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Friday, July 21, 2017

Fort Trumbull - New London, CT


Welcome to another (late) Katie Wanders post, and this one, quite close to home.  The Amanda in New England tour continued with more local history, and more historic sites in my backyard that I have NEVER been to.  Our first stop in the history tour was a quick trip to the Submarine Force Library and Museum and a tour of the USS Nautilus.  Second stop was a fort Amanda had mentioned locally.  Just as I originally shrugged off the Nautilus, I responded with a "Oh yeah, those forts no one really goes to in the area? Yep".  Again we went and again I was surprised at another chunk of history and a gorgeous State Park 15 minutes away.


Beautiful state park, pet friendly and on the water.  No charge to enter the grounds (charge for the visitor's center/exhibits).  Great spot for an afternoon picnic, walk your dog, or to fly kites.  Great for the history buffs in the family, or a way to stretch your legs on a nice summer evening.  The museum/visitors center and grounds are packed full of history.  A water taxi will take you to Fort Griswold and New London City Pier/Waterfront District.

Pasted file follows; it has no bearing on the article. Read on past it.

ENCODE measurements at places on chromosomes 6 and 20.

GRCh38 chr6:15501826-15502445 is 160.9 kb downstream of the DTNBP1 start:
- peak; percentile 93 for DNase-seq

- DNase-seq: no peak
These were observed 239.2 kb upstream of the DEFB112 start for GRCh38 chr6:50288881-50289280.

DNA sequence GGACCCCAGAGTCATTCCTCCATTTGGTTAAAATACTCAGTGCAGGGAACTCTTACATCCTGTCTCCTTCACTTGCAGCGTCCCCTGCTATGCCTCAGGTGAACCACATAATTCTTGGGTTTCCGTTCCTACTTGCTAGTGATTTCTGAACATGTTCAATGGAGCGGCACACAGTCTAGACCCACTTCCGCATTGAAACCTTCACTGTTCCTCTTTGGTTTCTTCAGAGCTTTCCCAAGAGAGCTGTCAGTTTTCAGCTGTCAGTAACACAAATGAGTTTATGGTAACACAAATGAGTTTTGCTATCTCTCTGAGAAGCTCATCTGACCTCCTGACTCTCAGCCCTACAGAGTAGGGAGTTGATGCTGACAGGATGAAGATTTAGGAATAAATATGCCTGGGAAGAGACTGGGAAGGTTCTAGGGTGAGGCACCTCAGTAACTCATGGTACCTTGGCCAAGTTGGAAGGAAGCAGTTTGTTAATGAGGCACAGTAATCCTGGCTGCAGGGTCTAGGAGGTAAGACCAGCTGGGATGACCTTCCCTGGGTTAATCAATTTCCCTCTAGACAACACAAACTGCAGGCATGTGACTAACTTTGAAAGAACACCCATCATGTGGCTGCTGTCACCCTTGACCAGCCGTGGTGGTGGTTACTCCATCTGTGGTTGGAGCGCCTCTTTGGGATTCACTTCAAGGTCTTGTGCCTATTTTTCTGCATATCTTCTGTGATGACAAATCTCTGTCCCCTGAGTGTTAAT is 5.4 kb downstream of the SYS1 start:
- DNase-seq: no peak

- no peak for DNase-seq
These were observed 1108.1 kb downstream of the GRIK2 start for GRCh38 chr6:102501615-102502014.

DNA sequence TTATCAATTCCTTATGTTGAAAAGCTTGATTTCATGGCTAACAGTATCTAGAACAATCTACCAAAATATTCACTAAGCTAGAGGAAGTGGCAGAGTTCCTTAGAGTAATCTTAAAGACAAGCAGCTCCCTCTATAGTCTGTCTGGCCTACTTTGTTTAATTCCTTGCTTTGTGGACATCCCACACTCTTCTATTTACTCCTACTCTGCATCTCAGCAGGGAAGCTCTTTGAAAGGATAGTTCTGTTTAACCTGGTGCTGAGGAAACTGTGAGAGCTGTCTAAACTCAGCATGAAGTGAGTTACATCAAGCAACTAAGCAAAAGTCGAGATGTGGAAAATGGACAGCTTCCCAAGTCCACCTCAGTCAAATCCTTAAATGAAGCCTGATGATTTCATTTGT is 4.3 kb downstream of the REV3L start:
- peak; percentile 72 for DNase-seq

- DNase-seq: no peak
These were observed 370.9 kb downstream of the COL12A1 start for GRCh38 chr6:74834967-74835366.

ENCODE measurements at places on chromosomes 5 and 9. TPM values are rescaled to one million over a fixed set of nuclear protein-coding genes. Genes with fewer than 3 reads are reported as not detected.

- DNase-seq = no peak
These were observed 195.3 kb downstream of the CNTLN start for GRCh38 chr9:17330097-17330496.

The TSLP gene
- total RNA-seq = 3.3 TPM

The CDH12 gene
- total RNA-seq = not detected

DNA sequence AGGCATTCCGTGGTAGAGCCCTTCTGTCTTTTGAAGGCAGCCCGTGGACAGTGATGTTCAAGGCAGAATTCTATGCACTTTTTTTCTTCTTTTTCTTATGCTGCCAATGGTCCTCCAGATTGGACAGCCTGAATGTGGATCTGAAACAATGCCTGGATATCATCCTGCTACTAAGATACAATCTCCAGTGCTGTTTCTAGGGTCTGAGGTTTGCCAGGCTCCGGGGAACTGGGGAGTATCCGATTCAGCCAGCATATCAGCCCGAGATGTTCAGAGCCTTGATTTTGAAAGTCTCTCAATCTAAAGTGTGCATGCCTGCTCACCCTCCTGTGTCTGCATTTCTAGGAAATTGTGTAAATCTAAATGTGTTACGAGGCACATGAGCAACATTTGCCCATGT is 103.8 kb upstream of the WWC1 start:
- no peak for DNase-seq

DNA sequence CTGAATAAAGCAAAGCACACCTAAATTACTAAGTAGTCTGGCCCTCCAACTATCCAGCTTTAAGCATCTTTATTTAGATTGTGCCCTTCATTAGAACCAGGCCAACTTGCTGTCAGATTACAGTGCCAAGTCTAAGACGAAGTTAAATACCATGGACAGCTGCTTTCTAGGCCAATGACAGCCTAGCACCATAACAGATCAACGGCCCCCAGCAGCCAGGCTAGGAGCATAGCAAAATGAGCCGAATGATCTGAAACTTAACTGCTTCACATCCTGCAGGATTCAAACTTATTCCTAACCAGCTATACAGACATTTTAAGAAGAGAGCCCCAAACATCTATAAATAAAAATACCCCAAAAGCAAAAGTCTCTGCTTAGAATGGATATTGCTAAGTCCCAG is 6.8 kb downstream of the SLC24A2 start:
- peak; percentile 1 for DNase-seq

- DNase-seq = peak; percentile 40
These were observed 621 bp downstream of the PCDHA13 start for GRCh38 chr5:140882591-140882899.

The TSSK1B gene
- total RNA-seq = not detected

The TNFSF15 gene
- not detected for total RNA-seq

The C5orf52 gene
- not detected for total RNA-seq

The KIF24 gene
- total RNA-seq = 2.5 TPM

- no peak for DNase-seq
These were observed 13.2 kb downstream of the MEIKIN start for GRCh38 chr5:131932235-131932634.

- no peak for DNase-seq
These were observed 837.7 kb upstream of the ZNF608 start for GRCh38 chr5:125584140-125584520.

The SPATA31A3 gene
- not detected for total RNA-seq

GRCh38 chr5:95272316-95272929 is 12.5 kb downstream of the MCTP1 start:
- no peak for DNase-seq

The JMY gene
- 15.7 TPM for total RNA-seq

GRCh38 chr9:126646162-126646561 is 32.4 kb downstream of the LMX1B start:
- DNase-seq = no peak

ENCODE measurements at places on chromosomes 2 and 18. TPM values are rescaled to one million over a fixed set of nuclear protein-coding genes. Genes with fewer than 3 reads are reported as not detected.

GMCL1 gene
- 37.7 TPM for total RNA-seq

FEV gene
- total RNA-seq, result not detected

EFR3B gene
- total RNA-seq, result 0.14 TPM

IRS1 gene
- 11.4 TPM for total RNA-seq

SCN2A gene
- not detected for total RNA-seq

The first (yes, there were several) Fort Trumbull was built to protect the New London Harbor from British attack.  The fort later served as part of the country’s coastal defense system. The masonry fort (which is actually the third) that stands today was constructed between 1839 and 1852.

Built from 1839 - 1852, the fortification is one of a group of 42 forts which were constructed for the defense of the coast of the US and the harbors they guarded.  This group of forts became known as the Third System of Fortifications.  Fort Trumbull is unique in the "Third System" because of the Egyptian Revival features incorporated in the architectural design.  The Fort is a wonderful example of its era, a masterpiece in stonework and masonry.  The Fort contains informative markers and displays, a touchable cannon and artillery crew display, and gun emplacements.  

The fort interior features 19th Century restored living quarters, a mock laboratory, and a 1950's era office furnished to resemble a research and development lab at the facility.  The public also has access to the ramparts for a spectacular view of the New London Harbor.